While some people may be immediately aware that the surgery went wrong and had caused them problems, other acts of surgical negligence may only be noticed as time goes on. If, for example, you have had a knee operation gone wrong, you may not know that this has caused you harm until the injury has partially healed and is still causing you problems.
The usual time limit for making a medical claim would be three years from either the date of the negligence or the date of discovery that negligence had harmed you. However, some other exceptions could relate to surgeries performed when you were a child or in cases where the patient does not have the physical or mental capacity to claim at the time.
Please do call us if you are unsure of the specific limitation period for your operation gone wrong claim. We’d be happy to look into this for you so that you can file a failed operation claim.
If you’ve suffered harm from a private or NHS operation gone wrong, you may be curious about how much negligent surgery compensation you could be eligible for, and you may have looked for a negligence compensation calculator to provide this information to you. Below, instead of including such a calculator, we have compiled a table containing figures taken from the Judicial College Guidelines.
These figures could act as an alternative to a personal injury claims calculator and give approximate payout brackets for certain injuries, which we believe could relate to this type of medical negligence claim. If you cannot see the specific injury you’ve experienced here, then we could give you further information over the phone once we’ve taken some details of the injuries you’ve suffered.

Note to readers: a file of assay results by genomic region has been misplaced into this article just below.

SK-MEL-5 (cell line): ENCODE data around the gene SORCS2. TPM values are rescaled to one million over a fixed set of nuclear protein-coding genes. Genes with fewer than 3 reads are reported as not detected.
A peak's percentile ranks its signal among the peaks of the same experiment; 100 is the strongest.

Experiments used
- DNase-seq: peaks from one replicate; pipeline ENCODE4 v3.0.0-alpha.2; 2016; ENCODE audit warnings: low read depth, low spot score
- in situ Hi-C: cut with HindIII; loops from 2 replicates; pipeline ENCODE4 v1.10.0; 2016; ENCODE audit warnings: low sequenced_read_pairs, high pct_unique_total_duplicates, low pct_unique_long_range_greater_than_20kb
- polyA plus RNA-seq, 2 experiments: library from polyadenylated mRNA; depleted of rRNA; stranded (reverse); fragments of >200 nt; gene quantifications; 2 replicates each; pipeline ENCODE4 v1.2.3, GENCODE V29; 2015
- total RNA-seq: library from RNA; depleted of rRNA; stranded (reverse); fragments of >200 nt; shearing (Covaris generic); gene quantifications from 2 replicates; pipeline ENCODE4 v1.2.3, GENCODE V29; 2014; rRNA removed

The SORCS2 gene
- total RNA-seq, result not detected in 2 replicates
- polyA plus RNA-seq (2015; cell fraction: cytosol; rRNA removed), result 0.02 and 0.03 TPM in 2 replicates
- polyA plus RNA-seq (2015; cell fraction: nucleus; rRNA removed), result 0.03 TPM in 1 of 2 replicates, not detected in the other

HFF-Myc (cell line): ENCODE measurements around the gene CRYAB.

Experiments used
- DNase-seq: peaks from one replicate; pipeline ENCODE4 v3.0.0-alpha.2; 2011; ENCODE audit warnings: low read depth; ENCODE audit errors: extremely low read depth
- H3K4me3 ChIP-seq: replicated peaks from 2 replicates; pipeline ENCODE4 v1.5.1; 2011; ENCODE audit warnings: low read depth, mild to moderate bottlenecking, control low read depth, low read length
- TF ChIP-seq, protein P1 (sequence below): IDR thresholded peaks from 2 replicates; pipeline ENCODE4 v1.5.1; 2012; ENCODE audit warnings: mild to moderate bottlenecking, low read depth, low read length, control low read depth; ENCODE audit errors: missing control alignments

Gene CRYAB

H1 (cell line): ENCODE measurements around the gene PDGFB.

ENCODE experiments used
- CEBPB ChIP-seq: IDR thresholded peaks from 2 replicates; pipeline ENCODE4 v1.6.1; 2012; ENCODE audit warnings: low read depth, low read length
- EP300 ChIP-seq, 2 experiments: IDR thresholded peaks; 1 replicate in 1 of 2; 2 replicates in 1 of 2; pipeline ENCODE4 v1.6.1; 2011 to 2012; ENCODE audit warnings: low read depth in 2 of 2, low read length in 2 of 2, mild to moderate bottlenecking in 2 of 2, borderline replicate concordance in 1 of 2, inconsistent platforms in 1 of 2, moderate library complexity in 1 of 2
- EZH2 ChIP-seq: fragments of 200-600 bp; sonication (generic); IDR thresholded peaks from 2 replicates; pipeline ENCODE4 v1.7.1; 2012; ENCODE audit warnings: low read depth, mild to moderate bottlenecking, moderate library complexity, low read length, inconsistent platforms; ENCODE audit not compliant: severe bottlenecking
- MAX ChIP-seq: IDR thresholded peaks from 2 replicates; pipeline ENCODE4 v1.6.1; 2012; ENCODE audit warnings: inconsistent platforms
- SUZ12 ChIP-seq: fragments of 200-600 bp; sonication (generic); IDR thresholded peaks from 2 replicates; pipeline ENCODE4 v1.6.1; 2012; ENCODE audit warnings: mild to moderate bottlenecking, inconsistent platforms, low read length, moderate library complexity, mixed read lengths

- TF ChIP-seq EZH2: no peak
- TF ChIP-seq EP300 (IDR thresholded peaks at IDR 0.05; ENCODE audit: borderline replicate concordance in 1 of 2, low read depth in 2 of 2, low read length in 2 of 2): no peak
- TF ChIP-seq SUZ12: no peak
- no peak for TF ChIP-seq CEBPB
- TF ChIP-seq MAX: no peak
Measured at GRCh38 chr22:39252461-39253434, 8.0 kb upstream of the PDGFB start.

Updated July 2021.
|Type of Injury||Notes||Compensation Bracket|
|Total deafness||With no tinnitus or speech impediment||£85,170 to £102,890|
|Loss of sight||In one eye, where there could be a risk of opthalmia (sympathetic)||£46,240 to £51,460|
|Male Impotence||Permanent loss. Claimant would have children already.||£40,370 to £73,580|
|Female loss of fertility||Via disease or injury, resulting in anxiety, depression and pain.||£107,810 to £158,970|
|Hernias||Where physical activities, sport and work activities are limited even after the hernia has been repaired.||£13,970 to £22,680|
|Injuries to the Bladder||Some incontinence and serious impaired control. Pain could be present.||£60,050 to £75,010|
|Injuries to Bowels||Requirement for colostomy - loss of function.||Up to £140,870|
|Injuries to Kidneys||With a risk of a future urinary tract infection, or function loss of kidneys||up to £60,050|
|Facial disfigurement||Scarring that is very severe which leaves a disfiguring effect and severe psychological reaction.||£27,940 to £91,350|
|Facial disfigurement||Scarring that is less severe where there is still substantial disfigurement and significant level of psychological reaction.||£16,860 to £45,440|
|Facial scarrying||Significant levels of scarring which were reduced by surgery but where there is still some residual cosmetic disability.||£8,550 to £28,240|
It would be prudent of us to advise you that the above amounts relate to general damages for operation gone wrong claims, which are payouts for the suffering and pain of the injuries you’ve sustained.
However, you could also receive special damages to compensate you for any financial harm you’ve suffered because your surgery has gone wrong, in addition to amounts such as those included in the table above. These special damages could include care costs, travel costs, medical costs, loss of earnings and other impacts from suffering operation gone wrong negligence.
Whether you have suffered harm from NHS negligence when an operation went wrong, or you were injured due to private surgery gone wrong, you may wish to seek out a medical negligence solicitor’s assistance when it comes to making a personal injury claim for medical malpractice in surgery.
Using the services of a personal injury lawyer would be something we would recommend, as this could help make the process easier for you at a time when you may still be recovering from an operation gone wrong.